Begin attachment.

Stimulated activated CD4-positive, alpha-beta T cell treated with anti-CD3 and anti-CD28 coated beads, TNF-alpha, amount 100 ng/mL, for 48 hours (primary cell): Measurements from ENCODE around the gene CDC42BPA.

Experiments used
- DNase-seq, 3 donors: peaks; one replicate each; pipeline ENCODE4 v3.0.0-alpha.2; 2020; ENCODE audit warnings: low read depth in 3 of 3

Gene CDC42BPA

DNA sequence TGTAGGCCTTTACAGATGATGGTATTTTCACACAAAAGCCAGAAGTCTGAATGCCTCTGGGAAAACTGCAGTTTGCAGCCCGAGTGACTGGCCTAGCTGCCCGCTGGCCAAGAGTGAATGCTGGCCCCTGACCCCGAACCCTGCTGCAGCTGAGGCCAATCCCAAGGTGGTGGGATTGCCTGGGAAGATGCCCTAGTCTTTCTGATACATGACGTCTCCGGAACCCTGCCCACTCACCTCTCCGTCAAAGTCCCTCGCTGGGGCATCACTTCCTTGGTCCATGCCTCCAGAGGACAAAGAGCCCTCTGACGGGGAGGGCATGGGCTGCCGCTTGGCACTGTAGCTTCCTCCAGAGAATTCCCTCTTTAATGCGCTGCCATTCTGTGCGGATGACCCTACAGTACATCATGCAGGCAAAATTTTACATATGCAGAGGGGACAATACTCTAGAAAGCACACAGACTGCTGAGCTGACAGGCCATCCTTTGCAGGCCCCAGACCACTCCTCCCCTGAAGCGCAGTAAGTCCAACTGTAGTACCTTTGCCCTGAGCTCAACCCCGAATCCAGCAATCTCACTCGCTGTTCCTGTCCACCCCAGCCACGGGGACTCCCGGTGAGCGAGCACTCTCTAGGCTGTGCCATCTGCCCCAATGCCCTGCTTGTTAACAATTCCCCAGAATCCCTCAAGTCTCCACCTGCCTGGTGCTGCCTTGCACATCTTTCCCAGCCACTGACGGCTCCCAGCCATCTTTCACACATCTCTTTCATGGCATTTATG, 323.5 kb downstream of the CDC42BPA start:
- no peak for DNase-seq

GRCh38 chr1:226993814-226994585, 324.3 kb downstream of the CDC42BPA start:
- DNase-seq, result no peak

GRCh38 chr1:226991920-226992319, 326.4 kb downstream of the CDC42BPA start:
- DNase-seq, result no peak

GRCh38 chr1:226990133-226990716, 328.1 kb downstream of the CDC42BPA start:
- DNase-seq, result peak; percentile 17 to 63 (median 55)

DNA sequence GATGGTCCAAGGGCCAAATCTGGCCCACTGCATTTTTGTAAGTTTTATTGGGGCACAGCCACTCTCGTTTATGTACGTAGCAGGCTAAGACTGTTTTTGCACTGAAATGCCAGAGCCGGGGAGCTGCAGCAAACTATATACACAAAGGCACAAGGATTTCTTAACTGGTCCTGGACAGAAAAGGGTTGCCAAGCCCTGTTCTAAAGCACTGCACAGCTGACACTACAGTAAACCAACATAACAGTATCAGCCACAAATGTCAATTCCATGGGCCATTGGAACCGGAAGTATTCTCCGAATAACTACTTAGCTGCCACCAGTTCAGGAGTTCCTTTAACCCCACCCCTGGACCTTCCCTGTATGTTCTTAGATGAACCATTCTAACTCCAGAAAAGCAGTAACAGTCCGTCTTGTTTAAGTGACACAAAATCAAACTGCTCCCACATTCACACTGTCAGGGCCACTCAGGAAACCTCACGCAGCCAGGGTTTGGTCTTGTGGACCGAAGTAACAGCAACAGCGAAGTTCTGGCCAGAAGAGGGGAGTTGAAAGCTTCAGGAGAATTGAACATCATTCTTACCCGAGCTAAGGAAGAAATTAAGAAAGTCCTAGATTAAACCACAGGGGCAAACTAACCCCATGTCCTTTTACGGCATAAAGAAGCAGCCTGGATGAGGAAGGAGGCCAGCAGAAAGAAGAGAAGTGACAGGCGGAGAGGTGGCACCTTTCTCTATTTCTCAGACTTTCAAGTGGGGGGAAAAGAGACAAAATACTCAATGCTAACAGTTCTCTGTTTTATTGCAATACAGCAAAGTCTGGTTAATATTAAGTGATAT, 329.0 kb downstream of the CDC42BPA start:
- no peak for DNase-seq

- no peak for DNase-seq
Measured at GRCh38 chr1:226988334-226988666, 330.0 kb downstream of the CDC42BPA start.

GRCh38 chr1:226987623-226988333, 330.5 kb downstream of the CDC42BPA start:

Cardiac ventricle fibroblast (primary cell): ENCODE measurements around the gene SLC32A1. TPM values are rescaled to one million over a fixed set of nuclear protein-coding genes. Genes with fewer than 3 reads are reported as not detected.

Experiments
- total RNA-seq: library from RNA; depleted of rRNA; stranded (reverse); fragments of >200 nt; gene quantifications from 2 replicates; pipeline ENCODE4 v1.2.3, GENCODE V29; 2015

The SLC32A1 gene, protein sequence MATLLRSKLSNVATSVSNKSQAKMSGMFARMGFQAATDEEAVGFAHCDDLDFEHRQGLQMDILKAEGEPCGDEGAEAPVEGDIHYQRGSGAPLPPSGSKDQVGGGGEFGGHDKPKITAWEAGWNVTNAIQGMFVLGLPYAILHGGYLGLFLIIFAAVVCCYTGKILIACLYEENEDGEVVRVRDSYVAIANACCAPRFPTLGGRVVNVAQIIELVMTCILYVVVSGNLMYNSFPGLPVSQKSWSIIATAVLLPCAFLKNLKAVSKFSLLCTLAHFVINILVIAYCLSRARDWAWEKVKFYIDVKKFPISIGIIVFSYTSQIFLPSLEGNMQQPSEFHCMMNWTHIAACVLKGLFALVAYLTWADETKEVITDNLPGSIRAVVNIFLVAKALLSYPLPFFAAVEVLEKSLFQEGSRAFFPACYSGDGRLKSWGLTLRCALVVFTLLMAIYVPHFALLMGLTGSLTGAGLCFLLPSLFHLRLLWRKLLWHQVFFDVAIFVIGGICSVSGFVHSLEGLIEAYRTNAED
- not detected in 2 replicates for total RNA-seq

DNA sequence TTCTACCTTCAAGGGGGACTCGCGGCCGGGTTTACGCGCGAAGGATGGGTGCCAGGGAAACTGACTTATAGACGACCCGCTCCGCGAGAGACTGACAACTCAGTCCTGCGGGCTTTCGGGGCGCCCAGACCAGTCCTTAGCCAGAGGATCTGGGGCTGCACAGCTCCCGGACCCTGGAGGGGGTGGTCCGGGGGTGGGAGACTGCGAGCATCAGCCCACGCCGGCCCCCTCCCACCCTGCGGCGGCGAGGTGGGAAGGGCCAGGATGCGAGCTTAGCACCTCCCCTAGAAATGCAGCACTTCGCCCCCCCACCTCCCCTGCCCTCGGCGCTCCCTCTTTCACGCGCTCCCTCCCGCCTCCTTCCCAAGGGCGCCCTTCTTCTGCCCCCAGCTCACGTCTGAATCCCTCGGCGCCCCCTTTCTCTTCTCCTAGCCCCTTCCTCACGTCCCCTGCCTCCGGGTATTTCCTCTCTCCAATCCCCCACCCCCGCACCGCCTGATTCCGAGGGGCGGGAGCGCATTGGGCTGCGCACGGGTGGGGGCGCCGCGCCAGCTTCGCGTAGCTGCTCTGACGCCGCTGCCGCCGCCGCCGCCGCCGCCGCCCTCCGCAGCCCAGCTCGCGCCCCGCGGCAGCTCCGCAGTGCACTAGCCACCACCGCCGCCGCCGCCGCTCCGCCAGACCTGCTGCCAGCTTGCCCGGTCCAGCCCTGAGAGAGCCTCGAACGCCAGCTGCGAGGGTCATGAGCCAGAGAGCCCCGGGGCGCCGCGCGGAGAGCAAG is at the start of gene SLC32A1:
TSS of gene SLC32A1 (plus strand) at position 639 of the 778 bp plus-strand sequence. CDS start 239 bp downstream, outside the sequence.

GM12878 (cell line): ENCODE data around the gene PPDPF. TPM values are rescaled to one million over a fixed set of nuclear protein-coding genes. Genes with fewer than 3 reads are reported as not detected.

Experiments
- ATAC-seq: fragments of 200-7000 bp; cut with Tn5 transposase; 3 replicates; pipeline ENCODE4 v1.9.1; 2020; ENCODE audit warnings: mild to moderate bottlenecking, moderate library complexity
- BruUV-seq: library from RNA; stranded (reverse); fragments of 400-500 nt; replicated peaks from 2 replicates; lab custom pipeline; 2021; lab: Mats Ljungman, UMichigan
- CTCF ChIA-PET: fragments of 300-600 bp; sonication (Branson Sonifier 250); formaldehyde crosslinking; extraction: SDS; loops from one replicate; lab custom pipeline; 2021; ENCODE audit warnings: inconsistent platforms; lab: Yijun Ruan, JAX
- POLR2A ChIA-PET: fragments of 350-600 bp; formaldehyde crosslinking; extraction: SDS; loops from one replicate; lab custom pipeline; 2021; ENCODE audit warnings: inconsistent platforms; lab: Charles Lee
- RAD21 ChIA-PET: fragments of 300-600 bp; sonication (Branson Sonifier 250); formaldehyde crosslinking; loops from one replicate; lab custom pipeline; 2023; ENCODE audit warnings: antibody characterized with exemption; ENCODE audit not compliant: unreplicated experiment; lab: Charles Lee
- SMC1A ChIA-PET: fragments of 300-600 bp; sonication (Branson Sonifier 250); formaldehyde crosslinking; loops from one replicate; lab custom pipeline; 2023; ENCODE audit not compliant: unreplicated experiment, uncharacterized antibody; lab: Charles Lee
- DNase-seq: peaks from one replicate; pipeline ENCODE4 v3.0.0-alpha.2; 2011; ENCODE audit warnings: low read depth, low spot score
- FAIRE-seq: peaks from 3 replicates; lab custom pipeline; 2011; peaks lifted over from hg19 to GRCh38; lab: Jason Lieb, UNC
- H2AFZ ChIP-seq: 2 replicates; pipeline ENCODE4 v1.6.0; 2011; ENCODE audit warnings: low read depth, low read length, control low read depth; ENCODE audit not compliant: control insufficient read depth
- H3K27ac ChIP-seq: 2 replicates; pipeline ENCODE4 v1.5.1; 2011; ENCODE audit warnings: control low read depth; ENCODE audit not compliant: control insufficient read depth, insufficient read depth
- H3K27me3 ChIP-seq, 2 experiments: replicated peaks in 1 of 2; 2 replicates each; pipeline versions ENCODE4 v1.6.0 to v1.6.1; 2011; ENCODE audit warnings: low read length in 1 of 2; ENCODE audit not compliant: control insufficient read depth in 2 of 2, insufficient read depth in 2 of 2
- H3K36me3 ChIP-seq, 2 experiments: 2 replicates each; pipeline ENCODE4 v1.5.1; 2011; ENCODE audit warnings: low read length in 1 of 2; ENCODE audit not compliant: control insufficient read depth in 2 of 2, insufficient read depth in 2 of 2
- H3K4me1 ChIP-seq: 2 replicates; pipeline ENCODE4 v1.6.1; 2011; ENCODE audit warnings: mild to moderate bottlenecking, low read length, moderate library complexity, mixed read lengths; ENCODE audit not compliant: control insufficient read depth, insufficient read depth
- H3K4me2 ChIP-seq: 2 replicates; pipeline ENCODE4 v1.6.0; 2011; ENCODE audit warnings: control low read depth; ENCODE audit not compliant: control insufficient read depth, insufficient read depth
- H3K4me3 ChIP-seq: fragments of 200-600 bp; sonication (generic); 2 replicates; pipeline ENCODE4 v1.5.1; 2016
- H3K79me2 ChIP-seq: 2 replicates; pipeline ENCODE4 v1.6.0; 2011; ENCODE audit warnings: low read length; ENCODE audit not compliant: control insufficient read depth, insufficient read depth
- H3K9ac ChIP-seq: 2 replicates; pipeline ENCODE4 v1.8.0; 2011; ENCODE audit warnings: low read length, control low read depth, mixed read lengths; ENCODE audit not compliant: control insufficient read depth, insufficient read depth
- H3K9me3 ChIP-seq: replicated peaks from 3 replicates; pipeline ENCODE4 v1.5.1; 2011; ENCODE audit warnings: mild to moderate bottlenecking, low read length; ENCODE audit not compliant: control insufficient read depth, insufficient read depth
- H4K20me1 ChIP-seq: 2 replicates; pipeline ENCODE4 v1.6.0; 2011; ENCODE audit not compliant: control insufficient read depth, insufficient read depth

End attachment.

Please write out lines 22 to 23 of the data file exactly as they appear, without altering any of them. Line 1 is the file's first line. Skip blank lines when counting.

- not detected in 2 replicates for total RNA-seq

DNA sequence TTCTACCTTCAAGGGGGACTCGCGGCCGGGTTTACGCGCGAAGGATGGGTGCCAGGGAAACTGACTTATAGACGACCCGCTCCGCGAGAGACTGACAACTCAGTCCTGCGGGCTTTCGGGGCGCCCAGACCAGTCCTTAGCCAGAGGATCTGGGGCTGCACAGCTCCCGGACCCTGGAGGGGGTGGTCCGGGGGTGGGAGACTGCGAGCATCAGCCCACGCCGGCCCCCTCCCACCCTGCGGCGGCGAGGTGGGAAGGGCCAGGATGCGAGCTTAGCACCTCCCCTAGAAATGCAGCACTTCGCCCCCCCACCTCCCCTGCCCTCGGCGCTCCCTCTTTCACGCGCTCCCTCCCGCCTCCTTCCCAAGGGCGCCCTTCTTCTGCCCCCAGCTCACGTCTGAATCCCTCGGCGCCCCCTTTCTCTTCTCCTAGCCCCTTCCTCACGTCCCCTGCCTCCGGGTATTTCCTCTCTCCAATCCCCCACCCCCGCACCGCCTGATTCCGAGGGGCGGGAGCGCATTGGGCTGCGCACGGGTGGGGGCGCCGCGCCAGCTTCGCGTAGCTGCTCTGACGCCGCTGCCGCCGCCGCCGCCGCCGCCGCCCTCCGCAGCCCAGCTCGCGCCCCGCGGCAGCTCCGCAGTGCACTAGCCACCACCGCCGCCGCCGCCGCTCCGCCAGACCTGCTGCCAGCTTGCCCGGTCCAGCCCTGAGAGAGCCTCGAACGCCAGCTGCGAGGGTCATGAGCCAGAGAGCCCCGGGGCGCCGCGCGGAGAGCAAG is at the start of gene SLC32A1: